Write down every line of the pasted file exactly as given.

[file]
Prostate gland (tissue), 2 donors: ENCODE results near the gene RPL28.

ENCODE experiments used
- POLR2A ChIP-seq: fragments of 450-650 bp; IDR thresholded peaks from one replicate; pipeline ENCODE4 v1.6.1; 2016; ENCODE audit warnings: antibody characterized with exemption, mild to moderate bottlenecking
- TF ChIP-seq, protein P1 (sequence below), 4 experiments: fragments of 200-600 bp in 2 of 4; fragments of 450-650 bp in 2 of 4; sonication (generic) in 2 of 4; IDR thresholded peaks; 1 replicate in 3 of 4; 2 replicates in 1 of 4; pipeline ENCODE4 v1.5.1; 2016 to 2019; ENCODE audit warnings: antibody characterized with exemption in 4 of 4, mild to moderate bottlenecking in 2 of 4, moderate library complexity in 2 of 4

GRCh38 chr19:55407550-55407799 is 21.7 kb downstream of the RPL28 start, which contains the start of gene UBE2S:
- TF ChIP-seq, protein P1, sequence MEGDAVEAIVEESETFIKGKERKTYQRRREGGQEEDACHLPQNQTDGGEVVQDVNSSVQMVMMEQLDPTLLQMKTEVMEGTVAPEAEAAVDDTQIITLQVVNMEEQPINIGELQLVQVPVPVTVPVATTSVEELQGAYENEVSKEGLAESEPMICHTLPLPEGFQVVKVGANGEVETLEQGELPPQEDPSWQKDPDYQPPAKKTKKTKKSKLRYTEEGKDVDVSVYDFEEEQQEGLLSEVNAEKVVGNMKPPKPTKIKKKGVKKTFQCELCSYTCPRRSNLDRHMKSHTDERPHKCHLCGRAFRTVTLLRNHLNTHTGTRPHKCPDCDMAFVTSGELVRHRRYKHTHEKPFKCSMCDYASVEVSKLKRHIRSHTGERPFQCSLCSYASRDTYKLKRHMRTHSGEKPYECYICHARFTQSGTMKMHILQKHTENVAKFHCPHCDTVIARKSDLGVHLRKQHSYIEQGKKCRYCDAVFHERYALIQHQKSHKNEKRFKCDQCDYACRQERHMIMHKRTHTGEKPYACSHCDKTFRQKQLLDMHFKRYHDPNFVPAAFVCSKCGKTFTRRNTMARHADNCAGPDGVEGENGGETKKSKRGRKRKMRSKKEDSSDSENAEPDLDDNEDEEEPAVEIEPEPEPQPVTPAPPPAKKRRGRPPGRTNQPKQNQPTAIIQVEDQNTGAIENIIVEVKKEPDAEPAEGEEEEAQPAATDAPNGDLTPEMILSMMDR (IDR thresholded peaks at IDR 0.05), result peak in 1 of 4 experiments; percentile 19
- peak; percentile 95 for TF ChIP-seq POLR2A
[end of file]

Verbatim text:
Prostate gland (tissue), 2 donors: ENCODE results near the gene RPL28.

ENCODE experiments used
- POLR2A ChIP-seq: fragments of 450-650 bp; IDR thresholded peaks from one replicate; pipeline ENCODE4 v1.6.1; 2016; ENCODE audit warnings: antibody characterized with exemption, mild to moderate bottlenecking
- TF ChIP-seq, protein P1 (sequence below), 4 experiments: fragments of 200-600 bp in 2 of 4; fragments of 450-650 bp in 2 of 4; sonication (generic) in 2 of 4; IDR thresholded peaks; 1 replicate in 3 of 4; 2 replicates in 1 of 4; pipeline ENCODE4 v1.5.1; 2016 to 2019; ENCODE audit warnings: antibody characterized with exemption in 4 of 4, mild to moderate bottlenecking in 2 of 4, moderate library complexity in 2 of 4

GRCh38 chr19:55407550-55407799 is 21.7 kb downstream of the RPL28 start, which contains the start of gene UBE2S:
- TF ChIP-seq, protein P1, sequence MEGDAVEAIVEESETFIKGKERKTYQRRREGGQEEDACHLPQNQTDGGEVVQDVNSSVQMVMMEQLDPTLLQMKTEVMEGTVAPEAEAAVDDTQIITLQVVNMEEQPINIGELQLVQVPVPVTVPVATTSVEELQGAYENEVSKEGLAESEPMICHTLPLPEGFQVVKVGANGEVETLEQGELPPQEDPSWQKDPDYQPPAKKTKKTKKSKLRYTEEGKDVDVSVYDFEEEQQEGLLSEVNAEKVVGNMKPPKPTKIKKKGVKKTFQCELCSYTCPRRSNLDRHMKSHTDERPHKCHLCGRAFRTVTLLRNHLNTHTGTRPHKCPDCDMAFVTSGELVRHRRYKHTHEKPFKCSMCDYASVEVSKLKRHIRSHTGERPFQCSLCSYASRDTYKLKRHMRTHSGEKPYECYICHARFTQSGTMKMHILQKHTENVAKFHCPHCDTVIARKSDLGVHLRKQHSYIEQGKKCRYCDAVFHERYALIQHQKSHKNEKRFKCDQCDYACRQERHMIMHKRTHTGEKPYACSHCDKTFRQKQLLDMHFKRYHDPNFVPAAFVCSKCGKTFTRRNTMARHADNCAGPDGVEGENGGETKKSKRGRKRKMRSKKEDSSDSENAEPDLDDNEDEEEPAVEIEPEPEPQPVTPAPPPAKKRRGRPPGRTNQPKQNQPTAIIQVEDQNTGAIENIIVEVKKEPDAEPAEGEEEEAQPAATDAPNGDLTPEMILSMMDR (IDR thresholded peaks at IDR 0.05), result peak in 1 of 4 experiments; percentile 19
- peak; percentile 95 for TF ChIP-seq POLR2A